Now, some might call sticking with Bell when he was struggling so badly a mistake. I am among those people. But I do not know Bell's psyche, and I do not know the clubhouse's atmosphere. Ozzie Guillen does, and you presume that he knows just enough about Bell to stick with him and keep him confident when he needs to be. He certainly showed an ungodly amount of loyalty to a player who seemed to have lost all control of his game for a little while.
Maybe it is that sort of confidence that makes the players who play for Guillen stay loyal to him. When the Marlins signed Mark Buehrle, he had nothing but good things to say about Guillen, and the two are clearly good friends. Guillen himself said that a number of his former players stay in contact with him and come by to chat him up when the Marlins play them.
"The best thing about me as a manager is when I go out and see another team and my [former] players come out and hug me and say ‘Hi.’ Ninety percent of the players I’ve managed come over and say, ‘Hi.’ They ask about my family, they still have contact with me," he said.
I would have to take his word for it, but I can totally buy that. It would seem to me that, aside from the players with whom Guillen has publicly or privately clashed, his own players would respect and admire him. His loyalty seems legitimate, and his demands are always with the team in mind. The little that I have seen from him in the HBO series The Franchise at least shows that Guillen respects his players enough to let them do their thing and let him worry about taking the heat and blame from media sources. For the most part, he has been out there protecting his players, and I would imagine players respect that.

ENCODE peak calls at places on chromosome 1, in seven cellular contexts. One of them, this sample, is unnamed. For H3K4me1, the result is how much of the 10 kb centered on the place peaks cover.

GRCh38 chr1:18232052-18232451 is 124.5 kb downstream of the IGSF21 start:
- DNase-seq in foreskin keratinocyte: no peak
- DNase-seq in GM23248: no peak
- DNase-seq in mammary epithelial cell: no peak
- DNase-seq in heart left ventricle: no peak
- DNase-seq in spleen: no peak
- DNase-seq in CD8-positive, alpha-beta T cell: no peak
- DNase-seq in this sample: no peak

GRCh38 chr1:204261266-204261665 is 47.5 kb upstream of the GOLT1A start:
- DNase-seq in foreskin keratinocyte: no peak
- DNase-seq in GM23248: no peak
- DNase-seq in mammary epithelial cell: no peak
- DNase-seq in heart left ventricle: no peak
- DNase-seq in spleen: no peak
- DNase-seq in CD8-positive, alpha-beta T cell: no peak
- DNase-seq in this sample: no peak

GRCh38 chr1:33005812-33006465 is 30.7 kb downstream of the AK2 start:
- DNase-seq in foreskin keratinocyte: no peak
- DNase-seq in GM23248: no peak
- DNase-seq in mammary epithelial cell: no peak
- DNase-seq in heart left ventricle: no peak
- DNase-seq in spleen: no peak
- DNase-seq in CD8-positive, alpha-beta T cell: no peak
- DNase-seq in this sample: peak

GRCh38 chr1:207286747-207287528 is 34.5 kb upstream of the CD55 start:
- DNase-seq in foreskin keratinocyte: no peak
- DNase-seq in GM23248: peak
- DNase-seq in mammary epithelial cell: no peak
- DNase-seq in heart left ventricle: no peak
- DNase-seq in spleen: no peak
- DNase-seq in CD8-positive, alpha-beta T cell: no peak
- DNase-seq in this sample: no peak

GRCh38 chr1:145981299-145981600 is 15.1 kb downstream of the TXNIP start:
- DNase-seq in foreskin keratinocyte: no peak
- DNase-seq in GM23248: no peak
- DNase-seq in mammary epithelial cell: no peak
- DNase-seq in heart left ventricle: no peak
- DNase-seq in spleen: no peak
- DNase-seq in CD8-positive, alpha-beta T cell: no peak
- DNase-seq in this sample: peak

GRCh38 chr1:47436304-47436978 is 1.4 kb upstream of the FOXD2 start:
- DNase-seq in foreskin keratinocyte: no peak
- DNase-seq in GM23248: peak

But here lies the problem with a random 100-player poll: not everyone picked is going to a member of your team. And I can totally see that, if you were not on Guillen's team and were not subject to him on a day-to-day basis, you would probably be annoyed by his antics. During games, you can see him being cantankerous and surly, you can see him getting into it with umpires in a big way, you can see many of the negative features that have long been associated with him. And when you add his ridiculous, tone-deaf comments to the media along with the nonsense that he may pull on the field, you can understand why other players who are not involved with him do not respect him.
The result of this poll might have angered Ozzie Guillen, but I have to agree with him when he says this:
"A lot of people are wrong about me. Very wrong. If you want to talk about me, be around me a little more often. Then you will find out who really I am," Guillen said. "I treat my players the way they should be treated. I never treat my players unfair."
It is probably true. In order to understand what Guillen brings to the clubhouse, you may have to be around more often. When you are not, boy does he look like an unlikable figure. But when you are, maybe he ends up looking like the sort of manager who gets paid as well as he does. I will give him the benefit of the doubt there.